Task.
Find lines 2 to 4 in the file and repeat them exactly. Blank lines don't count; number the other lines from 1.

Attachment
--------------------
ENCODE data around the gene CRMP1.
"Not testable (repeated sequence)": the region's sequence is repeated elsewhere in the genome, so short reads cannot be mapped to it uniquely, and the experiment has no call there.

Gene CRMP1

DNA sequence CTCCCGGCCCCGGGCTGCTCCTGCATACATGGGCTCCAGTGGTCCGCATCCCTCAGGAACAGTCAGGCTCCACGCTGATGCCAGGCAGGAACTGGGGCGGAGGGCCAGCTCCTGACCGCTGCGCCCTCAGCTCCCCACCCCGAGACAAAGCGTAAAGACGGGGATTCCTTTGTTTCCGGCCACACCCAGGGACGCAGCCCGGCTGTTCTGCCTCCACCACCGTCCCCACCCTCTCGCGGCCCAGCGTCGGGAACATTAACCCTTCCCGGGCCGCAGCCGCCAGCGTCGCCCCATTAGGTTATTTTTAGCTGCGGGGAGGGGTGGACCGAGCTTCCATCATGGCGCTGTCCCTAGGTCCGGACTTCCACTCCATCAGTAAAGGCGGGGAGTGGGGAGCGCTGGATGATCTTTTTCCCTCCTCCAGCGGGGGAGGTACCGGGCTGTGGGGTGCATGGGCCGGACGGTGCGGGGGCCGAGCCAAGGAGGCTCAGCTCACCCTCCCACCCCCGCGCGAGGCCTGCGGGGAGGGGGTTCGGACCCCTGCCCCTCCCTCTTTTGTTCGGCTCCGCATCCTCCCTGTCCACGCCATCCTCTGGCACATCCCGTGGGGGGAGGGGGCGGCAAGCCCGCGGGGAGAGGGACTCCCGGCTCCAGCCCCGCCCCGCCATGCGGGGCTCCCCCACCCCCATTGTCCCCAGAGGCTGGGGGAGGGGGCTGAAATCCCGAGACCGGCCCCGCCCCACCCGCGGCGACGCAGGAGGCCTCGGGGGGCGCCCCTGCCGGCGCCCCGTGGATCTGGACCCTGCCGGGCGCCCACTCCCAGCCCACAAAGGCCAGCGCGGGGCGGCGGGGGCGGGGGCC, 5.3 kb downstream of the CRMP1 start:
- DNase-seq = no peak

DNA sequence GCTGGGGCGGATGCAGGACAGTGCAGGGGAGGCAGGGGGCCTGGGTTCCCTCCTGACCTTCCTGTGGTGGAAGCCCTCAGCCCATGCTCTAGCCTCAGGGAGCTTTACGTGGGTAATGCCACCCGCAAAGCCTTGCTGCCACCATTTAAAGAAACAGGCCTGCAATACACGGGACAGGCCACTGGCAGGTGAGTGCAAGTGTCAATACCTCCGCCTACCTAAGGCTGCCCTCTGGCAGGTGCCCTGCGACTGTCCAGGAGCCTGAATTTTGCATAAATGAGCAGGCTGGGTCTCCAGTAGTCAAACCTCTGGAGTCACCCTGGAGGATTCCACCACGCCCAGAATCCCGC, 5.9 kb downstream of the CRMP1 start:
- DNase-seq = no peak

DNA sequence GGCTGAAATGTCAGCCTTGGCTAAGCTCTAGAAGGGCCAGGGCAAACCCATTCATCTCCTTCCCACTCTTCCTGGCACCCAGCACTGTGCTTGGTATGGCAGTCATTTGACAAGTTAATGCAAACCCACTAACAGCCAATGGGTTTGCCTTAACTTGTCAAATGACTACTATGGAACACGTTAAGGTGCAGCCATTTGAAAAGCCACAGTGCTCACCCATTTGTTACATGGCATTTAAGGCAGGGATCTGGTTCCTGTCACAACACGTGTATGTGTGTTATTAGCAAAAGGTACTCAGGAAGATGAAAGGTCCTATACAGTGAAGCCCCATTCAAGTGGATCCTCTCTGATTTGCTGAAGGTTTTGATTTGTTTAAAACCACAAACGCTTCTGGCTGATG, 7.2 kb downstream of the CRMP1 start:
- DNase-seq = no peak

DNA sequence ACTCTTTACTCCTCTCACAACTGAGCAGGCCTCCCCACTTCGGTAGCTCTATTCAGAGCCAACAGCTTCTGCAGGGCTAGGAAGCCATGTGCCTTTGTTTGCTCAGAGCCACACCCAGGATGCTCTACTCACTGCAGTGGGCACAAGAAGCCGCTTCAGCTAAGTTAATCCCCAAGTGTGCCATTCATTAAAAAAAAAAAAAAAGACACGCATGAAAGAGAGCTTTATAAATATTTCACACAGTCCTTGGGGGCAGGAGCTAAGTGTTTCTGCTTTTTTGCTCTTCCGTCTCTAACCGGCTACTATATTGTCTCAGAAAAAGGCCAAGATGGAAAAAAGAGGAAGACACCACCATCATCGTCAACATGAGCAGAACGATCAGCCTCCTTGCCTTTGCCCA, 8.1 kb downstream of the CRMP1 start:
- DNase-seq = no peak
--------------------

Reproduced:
"Not testable (repeated sequence)": the region's sequence is repeated elsewhere in the genome, so short reads cannot be mapped to it uniquely, and the experiment has no call there.

Gene CRMP1

DNA sequence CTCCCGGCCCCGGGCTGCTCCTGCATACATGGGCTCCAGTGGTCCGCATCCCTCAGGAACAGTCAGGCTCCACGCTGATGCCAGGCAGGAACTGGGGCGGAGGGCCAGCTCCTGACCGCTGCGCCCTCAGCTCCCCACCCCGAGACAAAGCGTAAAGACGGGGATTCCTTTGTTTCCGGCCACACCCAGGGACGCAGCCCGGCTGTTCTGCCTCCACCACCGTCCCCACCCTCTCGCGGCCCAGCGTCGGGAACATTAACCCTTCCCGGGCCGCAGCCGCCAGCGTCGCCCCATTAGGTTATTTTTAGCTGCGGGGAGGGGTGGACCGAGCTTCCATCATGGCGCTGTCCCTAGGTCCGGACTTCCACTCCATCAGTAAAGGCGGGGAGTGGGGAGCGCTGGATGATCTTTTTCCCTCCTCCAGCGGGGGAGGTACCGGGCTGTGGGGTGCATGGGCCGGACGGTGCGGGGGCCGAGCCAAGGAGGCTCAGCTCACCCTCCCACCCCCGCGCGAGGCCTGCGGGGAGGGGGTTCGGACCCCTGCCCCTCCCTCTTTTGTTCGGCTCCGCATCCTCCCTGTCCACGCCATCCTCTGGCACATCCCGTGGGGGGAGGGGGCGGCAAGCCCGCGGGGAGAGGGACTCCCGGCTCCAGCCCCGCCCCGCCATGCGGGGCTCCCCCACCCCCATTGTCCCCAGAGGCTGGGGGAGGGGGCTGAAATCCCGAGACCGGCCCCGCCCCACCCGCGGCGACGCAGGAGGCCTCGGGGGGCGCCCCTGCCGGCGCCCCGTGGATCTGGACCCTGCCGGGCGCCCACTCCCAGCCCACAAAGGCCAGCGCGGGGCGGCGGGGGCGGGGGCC, 5.3 kb downstream of the CRMP1 start: